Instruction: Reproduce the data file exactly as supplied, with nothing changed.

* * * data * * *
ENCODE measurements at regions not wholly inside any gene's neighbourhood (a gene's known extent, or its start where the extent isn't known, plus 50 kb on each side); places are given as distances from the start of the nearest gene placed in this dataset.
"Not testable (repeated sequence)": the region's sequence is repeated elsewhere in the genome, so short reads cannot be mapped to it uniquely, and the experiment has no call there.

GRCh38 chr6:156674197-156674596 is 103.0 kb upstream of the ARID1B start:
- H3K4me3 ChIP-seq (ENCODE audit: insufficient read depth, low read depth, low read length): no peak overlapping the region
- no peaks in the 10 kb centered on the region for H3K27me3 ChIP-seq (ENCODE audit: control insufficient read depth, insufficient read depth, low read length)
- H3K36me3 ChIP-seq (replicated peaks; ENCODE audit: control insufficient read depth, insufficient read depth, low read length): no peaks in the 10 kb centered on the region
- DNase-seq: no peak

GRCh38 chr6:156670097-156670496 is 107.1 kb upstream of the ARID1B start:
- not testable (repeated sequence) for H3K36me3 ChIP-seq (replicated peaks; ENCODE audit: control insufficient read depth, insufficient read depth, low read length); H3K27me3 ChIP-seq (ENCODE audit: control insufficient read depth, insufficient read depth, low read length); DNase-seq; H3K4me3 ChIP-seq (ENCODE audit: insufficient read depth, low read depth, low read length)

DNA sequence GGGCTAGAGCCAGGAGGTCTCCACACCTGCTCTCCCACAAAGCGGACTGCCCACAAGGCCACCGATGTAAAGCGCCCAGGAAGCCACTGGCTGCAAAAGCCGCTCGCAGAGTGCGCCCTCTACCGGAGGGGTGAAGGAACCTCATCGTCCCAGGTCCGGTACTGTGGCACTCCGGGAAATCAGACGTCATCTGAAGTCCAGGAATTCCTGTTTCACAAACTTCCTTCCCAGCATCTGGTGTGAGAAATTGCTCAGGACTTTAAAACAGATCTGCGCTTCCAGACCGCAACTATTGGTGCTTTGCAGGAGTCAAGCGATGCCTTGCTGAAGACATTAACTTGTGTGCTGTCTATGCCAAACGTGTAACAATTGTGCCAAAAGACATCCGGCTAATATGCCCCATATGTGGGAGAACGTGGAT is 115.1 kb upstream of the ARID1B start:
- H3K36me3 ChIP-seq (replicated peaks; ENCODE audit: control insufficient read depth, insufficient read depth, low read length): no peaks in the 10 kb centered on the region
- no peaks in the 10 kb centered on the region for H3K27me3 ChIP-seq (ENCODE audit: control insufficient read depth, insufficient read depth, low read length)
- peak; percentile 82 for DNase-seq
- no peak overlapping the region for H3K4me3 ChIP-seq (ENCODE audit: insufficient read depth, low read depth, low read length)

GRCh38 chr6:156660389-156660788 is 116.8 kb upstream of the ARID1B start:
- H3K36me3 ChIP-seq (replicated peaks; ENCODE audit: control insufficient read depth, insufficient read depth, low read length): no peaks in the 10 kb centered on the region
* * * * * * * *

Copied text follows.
ENCODE measurements at regions not wholly inside any gene's neighbourhood (a gene's known extent, or its start where the extent isn't known, plus 50 kb on each side); places are given as distances from the start of the nearest gene placed in this dataset.
"Not testable (repeated sequence)": the region's sequence is repeated elsewhere in the genome, so short reads cannot be mapped to it uniquely, and the experiment has no call there.

GRCh38 chr6:156674197-156674596 is 103.0 kb upstream of the ARID1B start:
- H3K4me3 ChIP-seq (ENCODE audit: insufficient read depth, low read depth, low read length): no peak overlapping the region
- no peaks in the 10 kb centered on the region for H3K27me3 ChIP-seq (ENCODE audit: control insufficient read depth, insufficient read depth, low read length)
- H3K36me3 ChIP-seq (replicated peaks; ENCODE audit: control insufficient read depth, insufficient read depth, low read length): no peaks in the 10 kb centered on the region
- DNase-seq: no peak

GRCh38 chr6:156670097-156670496 is 107.1 kb upstream of the ARID1B start:
- not testable (repeated sequence) for H3K36me3 ChIP-seq (replicated peaks; ENCODE audit: control insufficient read depth, insufficient read depth, low read length); H3K27me3 ChIP-seq (ENCODE audit: control insufficient read depth, insufficient read depth, low read length); DNase-seq; H3K4me3 ChIP-seq (ENCODE audit: insufficient read depth, low read depth, low read length)

DNA sequence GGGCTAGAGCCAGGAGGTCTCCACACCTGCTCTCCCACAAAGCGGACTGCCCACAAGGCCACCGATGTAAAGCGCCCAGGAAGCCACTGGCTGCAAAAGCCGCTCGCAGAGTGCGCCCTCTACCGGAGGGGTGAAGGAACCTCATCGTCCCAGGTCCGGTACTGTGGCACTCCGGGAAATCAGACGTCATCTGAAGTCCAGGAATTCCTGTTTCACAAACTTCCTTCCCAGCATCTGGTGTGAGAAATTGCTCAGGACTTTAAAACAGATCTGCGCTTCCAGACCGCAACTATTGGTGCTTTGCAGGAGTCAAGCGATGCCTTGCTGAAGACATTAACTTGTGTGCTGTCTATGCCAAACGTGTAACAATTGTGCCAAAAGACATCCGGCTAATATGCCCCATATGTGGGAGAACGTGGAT is 115.1 kb upstream of the ARID1B start:
- H3K36me3 ChIP-seq (replicated peaks; ENCODE audit: control insufficient read depth, insufficient read depth, low read length): no peaks in the 10 kb centered on the region
- no peaks in the 10 kb centered on the region for H3K27me3 ChIP-seq (ENCODE audit: control insufficient read depth, insufficient read depth, low read length)
- peak; percentile 82 for DNase-seq
- no peak overlapping the region for H3K4me3 ChIP-seq (ENCODE audit: insufficient read depth, low read depth, low read length)

GRCh38 chr6:156660389-156660788 is 116.8 kb upstream of the ARID1B start:
- H3K36me3 ChIP-seq (replicated peaks; ENCODE audit: control insufficient read depth, insufficient read depth, low read length): no peaks in the 10 kb centered on the region